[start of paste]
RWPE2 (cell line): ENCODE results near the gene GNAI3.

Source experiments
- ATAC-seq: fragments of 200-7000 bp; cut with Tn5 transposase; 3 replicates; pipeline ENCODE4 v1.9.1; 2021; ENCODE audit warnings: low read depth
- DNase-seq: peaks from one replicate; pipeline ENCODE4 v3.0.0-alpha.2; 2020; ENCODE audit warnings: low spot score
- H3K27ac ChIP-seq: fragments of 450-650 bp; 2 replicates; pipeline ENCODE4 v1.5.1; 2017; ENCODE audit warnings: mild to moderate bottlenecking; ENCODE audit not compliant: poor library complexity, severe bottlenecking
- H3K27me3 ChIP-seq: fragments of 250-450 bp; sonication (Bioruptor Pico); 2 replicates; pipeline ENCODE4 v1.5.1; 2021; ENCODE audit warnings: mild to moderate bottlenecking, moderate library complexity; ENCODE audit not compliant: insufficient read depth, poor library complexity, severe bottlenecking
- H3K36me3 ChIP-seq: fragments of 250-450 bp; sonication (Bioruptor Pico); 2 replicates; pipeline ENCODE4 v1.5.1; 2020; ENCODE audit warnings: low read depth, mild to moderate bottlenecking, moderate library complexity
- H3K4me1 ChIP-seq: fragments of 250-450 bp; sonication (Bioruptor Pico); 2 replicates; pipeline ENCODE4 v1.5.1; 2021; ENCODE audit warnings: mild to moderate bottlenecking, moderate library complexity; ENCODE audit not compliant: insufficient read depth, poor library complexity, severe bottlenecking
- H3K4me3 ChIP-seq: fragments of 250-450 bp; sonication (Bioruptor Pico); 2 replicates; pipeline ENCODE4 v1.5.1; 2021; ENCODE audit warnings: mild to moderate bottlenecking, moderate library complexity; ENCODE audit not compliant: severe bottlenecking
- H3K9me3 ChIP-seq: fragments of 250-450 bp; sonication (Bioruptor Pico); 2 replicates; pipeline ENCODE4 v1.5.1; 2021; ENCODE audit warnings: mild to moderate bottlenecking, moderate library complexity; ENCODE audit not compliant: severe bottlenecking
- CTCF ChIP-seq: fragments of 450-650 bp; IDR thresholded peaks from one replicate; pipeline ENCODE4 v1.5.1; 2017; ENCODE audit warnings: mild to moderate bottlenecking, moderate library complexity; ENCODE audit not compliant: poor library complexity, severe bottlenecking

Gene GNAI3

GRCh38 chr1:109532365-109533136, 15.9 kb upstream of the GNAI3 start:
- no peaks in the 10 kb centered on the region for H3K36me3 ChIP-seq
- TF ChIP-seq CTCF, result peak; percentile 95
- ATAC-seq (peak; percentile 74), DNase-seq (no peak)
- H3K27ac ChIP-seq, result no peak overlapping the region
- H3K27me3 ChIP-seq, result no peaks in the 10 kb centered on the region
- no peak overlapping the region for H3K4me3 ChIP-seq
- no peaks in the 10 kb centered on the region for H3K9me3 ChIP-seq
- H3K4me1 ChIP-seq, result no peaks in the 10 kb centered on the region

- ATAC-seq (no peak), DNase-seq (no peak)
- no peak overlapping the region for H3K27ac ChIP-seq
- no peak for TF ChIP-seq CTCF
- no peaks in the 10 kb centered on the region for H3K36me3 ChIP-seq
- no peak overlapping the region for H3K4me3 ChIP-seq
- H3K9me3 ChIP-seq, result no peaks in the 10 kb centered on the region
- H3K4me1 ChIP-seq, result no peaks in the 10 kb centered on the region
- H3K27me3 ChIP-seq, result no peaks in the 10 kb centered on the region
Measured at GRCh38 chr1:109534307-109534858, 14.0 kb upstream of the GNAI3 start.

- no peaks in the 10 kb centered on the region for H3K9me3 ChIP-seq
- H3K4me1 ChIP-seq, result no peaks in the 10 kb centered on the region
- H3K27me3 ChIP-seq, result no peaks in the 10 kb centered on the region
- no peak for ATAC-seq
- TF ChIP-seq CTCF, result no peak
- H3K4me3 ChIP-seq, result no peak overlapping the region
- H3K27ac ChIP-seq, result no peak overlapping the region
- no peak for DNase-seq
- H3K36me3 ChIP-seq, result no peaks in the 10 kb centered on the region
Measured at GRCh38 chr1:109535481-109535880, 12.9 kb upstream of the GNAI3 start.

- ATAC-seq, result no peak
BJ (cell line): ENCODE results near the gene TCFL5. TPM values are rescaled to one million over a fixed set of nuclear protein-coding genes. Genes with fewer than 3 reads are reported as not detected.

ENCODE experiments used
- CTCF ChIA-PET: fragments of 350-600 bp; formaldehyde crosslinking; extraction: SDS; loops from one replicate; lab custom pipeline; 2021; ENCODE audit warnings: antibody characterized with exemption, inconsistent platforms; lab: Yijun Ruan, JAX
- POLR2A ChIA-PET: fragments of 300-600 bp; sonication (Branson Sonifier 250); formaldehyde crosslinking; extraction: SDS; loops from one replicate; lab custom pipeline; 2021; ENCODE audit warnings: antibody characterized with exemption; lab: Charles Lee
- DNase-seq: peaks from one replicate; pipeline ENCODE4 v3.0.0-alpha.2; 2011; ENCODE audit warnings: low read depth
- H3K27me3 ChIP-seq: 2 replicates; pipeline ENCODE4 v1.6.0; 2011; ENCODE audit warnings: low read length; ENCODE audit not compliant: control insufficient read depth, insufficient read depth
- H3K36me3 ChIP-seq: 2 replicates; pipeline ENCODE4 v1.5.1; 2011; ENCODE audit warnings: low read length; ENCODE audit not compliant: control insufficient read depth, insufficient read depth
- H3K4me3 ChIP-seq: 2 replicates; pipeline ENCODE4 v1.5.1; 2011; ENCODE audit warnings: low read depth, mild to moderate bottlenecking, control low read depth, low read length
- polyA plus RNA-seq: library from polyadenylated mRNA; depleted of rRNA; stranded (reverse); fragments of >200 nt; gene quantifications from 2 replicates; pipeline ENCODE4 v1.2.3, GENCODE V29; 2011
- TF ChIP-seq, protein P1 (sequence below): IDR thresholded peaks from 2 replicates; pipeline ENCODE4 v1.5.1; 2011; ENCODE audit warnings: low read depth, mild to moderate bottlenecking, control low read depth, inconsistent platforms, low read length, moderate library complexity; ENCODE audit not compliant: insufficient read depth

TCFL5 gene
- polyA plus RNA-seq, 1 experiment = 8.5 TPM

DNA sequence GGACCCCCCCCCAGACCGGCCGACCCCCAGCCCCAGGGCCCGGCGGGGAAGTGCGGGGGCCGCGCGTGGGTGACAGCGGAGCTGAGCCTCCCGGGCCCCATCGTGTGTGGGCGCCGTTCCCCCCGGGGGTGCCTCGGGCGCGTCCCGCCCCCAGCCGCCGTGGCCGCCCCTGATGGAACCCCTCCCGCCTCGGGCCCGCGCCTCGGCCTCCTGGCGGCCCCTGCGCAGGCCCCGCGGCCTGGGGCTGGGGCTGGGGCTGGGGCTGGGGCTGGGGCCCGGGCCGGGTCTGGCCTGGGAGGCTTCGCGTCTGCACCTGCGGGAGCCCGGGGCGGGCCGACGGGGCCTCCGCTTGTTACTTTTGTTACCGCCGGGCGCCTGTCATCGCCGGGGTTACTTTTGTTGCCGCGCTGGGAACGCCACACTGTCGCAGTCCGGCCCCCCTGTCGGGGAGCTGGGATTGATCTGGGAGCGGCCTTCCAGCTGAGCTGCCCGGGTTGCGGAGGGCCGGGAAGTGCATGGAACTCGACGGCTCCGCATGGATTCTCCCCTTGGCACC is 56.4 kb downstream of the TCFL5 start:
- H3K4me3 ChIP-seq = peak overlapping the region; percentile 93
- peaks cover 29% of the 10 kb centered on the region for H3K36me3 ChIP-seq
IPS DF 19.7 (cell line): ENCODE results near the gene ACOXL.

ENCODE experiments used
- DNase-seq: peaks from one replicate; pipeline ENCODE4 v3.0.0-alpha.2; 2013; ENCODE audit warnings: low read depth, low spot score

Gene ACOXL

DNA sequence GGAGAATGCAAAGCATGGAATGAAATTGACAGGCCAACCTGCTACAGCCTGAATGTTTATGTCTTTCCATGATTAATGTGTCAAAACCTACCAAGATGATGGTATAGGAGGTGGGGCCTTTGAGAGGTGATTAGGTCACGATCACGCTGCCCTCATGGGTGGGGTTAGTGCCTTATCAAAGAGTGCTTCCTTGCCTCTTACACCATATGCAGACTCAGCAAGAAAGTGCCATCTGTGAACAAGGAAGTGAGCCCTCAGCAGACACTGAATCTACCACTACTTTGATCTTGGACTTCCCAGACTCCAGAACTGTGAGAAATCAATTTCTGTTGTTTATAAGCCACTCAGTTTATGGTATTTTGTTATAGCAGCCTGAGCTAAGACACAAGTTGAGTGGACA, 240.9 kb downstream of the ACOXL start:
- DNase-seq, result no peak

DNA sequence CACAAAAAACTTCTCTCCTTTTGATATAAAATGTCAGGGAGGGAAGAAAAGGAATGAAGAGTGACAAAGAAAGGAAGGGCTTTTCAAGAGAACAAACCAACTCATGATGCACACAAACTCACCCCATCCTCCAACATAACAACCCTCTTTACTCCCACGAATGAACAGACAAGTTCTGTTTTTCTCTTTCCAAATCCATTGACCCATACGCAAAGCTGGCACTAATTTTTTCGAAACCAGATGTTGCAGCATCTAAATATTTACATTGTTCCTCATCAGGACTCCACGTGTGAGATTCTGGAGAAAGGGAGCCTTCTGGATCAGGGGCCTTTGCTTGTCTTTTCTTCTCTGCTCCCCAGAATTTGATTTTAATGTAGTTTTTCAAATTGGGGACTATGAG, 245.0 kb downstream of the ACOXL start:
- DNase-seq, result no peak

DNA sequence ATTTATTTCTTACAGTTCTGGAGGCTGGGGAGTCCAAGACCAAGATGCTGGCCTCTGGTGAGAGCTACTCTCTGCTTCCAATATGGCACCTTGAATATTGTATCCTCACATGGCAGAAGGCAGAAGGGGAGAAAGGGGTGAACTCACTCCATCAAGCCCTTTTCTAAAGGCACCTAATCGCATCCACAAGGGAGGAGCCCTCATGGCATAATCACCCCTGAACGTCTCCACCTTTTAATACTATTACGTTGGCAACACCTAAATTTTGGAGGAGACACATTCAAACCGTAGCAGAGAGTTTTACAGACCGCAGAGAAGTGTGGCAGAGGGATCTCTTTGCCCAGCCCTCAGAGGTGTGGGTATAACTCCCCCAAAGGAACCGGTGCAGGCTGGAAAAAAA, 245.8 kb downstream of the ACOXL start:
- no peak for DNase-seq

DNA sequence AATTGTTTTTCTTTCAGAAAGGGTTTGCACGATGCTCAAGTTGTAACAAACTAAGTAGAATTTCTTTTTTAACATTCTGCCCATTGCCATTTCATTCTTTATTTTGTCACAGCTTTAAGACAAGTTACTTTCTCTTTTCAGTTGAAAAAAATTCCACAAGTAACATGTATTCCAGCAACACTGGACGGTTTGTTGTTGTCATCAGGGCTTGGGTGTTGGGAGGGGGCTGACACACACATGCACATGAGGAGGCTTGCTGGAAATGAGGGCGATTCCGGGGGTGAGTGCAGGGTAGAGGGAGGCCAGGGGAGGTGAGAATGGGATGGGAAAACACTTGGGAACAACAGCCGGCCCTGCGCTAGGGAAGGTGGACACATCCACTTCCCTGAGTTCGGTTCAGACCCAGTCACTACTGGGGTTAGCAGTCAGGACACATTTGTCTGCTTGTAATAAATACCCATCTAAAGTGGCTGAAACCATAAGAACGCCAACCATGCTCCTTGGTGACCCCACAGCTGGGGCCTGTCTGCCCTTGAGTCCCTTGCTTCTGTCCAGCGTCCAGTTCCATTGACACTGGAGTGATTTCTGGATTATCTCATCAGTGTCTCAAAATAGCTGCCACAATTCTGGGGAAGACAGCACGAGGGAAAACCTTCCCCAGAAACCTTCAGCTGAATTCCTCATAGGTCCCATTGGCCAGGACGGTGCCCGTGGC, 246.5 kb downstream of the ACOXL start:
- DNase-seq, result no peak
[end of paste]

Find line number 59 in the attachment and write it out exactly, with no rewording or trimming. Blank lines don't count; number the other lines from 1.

- DNase-seq: peaks from one replicate; pipeline ENCODE4 v3.0.0-alpha.2; 2013; ENCODE audit warnings: low read depth, low spot score